My experience with Staffmeup has been pretty positive, even with the free account. I was individually sought out on Staffmeup and asked to work on the ABC show I mentioned above with the basic account. On that set I learned a trick to gaining more work with the network: pay for the premium to gain access to the production companies name and contact info, and then personally reach out to them via email or phone call. The likelihood of you landing the show right away by just clicking "apply" is unlikely, so going the extra step and directly contacting the company helps you lock down the job. Plus, after one job, the subscription ends up paying for itself ($109.99/year)!
Another network I'd like to point out is Movieworks. This website is most beneficial for actors. It is a casting website where many Arizona productions go to to find leads and even extras. Additionally, print work is also posted on there if you are interested in modeling too. You can open up a free account but you can't apply to be considered without a premium account. They have all kinds of different pricing for different time frames, so check out their website if you're interested.
Depending on what side of the camera you're trying to be on, both of the websites above are useful tools to get started in the industry.
What Do People Pay/Charge for PA work?
So that's all fine and dandy, but how much does it pay?
Alright well as you can imagine, these jobs range from almost free labor to upward a thousand a day, depending on the job and skill level. But let's just assume your experience is relatively low and you're trying to get any job that gets your foot in the door: production assistant.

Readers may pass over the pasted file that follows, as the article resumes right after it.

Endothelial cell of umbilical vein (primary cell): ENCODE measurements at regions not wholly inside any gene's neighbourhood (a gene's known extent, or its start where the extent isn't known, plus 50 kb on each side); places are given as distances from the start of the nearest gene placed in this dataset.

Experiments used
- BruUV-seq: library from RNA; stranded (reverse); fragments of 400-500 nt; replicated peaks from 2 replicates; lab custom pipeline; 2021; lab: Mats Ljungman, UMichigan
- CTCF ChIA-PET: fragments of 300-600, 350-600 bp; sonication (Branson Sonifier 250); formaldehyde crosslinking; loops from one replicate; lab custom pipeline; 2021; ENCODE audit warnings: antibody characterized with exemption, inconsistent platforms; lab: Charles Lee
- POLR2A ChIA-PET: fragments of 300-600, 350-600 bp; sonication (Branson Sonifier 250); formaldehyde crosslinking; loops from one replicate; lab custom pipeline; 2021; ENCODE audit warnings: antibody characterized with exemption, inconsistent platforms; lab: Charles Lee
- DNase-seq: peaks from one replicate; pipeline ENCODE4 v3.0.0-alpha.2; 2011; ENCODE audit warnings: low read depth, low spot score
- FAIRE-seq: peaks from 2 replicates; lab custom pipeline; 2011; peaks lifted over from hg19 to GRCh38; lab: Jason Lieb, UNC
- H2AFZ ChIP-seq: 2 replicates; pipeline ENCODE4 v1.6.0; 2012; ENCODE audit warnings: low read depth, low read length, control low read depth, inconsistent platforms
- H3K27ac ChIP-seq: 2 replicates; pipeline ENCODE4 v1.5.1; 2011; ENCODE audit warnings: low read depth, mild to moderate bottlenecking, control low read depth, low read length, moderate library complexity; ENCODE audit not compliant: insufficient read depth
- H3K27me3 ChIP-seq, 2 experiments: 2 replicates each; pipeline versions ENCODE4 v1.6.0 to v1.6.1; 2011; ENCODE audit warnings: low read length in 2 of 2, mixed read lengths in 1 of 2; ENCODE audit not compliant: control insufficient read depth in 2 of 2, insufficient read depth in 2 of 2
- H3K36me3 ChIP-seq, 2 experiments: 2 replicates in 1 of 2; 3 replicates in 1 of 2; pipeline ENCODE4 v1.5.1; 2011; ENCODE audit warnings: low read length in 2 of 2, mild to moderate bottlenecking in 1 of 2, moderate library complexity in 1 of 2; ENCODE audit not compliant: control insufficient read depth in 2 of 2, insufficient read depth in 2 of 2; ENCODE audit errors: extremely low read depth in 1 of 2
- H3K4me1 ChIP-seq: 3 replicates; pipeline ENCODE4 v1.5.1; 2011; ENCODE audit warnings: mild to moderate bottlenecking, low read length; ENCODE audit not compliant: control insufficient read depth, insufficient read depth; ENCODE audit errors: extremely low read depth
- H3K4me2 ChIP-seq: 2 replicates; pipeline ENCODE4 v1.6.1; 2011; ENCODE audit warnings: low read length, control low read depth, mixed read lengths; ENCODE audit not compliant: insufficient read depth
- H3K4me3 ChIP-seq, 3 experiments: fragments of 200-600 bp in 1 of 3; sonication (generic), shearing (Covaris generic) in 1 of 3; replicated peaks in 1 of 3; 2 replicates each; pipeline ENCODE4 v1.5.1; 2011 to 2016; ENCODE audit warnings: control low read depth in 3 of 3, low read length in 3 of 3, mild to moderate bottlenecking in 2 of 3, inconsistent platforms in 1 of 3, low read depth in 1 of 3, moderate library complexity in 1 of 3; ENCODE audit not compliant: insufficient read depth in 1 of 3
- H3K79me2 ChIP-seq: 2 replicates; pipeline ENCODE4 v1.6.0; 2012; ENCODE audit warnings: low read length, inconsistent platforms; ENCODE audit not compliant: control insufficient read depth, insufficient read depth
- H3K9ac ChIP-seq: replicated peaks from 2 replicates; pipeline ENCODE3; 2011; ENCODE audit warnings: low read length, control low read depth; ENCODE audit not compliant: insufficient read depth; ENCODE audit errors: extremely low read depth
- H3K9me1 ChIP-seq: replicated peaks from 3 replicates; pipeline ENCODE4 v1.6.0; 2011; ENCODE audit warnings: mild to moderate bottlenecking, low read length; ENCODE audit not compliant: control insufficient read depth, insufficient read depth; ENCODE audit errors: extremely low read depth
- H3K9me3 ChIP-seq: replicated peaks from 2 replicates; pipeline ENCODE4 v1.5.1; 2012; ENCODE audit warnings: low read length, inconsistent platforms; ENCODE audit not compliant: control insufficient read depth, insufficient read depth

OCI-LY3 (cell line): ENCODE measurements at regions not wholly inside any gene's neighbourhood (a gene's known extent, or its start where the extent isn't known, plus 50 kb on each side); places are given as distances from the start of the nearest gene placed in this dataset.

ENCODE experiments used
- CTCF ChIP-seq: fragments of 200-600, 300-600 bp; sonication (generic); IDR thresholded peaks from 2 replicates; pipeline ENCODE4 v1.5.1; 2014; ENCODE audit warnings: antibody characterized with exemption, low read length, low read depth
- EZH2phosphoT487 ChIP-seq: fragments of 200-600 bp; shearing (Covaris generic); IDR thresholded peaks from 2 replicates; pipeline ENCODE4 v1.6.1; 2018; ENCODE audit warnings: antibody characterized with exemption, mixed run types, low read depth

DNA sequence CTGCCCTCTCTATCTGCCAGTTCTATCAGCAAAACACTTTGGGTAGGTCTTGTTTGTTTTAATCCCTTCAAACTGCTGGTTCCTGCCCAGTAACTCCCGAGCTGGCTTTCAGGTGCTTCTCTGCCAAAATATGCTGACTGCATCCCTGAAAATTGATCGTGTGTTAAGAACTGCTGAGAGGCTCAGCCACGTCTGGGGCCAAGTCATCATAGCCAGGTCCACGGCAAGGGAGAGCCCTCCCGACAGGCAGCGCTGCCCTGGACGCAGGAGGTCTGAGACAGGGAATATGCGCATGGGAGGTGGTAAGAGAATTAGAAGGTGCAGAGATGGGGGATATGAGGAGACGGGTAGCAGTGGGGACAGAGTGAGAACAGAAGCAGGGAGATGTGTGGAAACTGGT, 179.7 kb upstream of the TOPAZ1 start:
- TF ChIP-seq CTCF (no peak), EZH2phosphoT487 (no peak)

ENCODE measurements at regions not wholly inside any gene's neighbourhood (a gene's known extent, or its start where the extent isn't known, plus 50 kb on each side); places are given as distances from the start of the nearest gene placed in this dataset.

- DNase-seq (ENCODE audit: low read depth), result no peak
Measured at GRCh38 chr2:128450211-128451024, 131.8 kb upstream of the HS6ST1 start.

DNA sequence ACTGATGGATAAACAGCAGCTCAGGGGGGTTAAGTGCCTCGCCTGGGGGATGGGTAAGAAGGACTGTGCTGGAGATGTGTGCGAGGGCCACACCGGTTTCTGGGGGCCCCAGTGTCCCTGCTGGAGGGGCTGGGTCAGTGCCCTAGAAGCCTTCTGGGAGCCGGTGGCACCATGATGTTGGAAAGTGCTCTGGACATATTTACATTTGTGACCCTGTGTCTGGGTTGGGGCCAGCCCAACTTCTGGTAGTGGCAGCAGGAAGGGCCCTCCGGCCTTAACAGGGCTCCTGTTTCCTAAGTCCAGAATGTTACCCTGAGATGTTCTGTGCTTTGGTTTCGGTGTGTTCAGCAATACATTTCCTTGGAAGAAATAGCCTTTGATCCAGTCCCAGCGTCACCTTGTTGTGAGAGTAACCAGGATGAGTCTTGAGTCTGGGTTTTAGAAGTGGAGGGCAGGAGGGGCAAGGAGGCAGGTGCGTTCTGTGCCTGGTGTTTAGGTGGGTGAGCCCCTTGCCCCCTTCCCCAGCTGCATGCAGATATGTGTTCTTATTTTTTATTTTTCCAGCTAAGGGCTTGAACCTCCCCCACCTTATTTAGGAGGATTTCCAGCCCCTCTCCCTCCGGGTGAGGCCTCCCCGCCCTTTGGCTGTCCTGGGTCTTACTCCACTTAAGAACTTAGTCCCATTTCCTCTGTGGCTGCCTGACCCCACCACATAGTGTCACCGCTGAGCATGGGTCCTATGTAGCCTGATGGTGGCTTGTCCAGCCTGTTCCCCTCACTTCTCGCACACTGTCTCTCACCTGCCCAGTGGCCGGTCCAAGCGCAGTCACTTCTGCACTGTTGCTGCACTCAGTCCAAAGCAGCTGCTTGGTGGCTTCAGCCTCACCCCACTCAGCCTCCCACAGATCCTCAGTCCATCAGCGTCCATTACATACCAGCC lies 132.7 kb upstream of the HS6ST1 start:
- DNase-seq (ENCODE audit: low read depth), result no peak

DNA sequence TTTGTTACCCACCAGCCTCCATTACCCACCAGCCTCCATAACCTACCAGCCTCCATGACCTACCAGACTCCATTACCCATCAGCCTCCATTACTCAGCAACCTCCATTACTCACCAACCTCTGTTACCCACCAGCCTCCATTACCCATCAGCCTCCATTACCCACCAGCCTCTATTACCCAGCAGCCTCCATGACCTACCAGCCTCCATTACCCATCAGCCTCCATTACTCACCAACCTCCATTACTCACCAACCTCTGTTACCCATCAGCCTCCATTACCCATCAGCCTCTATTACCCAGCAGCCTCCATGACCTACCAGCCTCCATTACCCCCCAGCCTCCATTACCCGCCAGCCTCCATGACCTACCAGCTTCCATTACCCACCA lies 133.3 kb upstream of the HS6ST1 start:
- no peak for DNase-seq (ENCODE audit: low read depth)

From my experience, companies will pay between $10/hour to $300/day. Because it varies so much, I often have to outweigh the gains and the loss. For example, a reality TV gig was filming in Tucson for 2 days and was only going to pay $120/day. Currently living in Tempe, it was more of an inconvenience than a gain to take the job, so I turned it down. Other cases, companies will happily pay you your full rate and more. It all just depends on the company and the type of work it is. From my experience, corporate gigs pay a lot more than TV.
If you're new to working in the industry, consider taking a few low paying jobs at first just to get your credits rolling and gaining the experience you need to be a skillful crew member. After your resume has some bulk to it, you can definitely start looking for and asking for a higher rate, but I wouldn't try to only seek out the highest paying jobs at first.
When you think of Arizona, no one is jumping to say that the film industry is booming, but contrary to popular belief, it is existent. I'm still a full-time student so I haven't devoted 100% of my time to getting jobs, but I know of many friends who just graduated film school and are constantly working in the industry, so much so that it has lead to connections outside of Arizona which leads to them traveling all over. Once they're down with that, they come right back to Arizona for more work.
It seems to really rely on two things: connections and actively looking for your next job. Although that is true in any state you are in when working in this industry.
Thanks for reading/watching, let me know in the comments below if you have experience working in AZ and if I missed anything!